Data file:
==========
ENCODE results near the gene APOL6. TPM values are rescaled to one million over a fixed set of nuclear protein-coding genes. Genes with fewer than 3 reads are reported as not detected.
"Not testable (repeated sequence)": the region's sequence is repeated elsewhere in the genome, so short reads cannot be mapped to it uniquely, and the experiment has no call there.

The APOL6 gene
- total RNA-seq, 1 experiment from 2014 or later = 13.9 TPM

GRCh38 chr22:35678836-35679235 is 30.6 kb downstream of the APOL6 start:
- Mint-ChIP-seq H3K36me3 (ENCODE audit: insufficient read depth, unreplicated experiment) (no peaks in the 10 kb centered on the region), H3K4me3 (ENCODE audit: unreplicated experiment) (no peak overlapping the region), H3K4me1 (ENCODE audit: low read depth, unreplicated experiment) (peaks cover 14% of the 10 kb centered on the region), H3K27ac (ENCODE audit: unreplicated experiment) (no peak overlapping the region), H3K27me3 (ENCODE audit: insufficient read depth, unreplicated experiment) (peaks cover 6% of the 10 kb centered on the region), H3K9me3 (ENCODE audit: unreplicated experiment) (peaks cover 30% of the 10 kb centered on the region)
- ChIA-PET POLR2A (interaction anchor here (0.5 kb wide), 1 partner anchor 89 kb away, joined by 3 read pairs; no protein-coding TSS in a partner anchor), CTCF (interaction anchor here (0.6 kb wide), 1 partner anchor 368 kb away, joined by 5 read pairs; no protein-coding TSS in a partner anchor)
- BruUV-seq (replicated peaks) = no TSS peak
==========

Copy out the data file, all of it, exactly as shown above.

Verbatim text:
ENCODE results near the gene APOL6. TPM values are rescaled to one million over a fixed set of nuclear protein-coding genes. Genes with fewer than 3 reads are reported as not detected.
"Not testable (repeated sequence)": the region's sequence is repeated elsewhere in the genome, so short reads cannot be mapped to it uniquely, and the experiment has no call there.

The APOL6 gene
- total RNA-seq, 1 experiment from 2014 or later = 13.9 TPM

GRCh38 chr22:35678836-35679235 is 30.6 kb downstream of the APOL6 start:
- Mint-ChIP-seq H3K36me3 (ENCODE audit: insufficient read depth, unreplicated experiment) (no peaks in the 10 kb centered on the region), H3K4me3 (ENCODE audit: unreplicated experiment) (no peak overlapping the region), H3K4me1 (ENCODE audit: low read depth, unreplicated experiment) (peaks cover 14% of the 10 kb centered on the region), H3K27ac (ENCODE audit: unreplicated experiment) (no peak overlapping the region), H3K27me3 (ENCODE audit: insufficient read depth, unreplicated experiment) (peaks cover 6% of the 10 kb centered on the region), H3K9me3 (ENCODE audit: unreplicated experiment) (peaks cover 30% of the 10 kb centered on the region)
- ChIA-PET POLR2A (interaction anchor here (0.5 kb wide), 1 partner anchor 89 kb away, joined by 3 read pairs; no protein-coding TSS in a partner anchor), CTCF (interaction anchor here (0.6 kb wide), 1 partner anchor 368 kb away, joined by 5 read pairs; no protein-coding TSS in a partner anchor)
- BruUV-seq (replicated peaks) = no TSS peak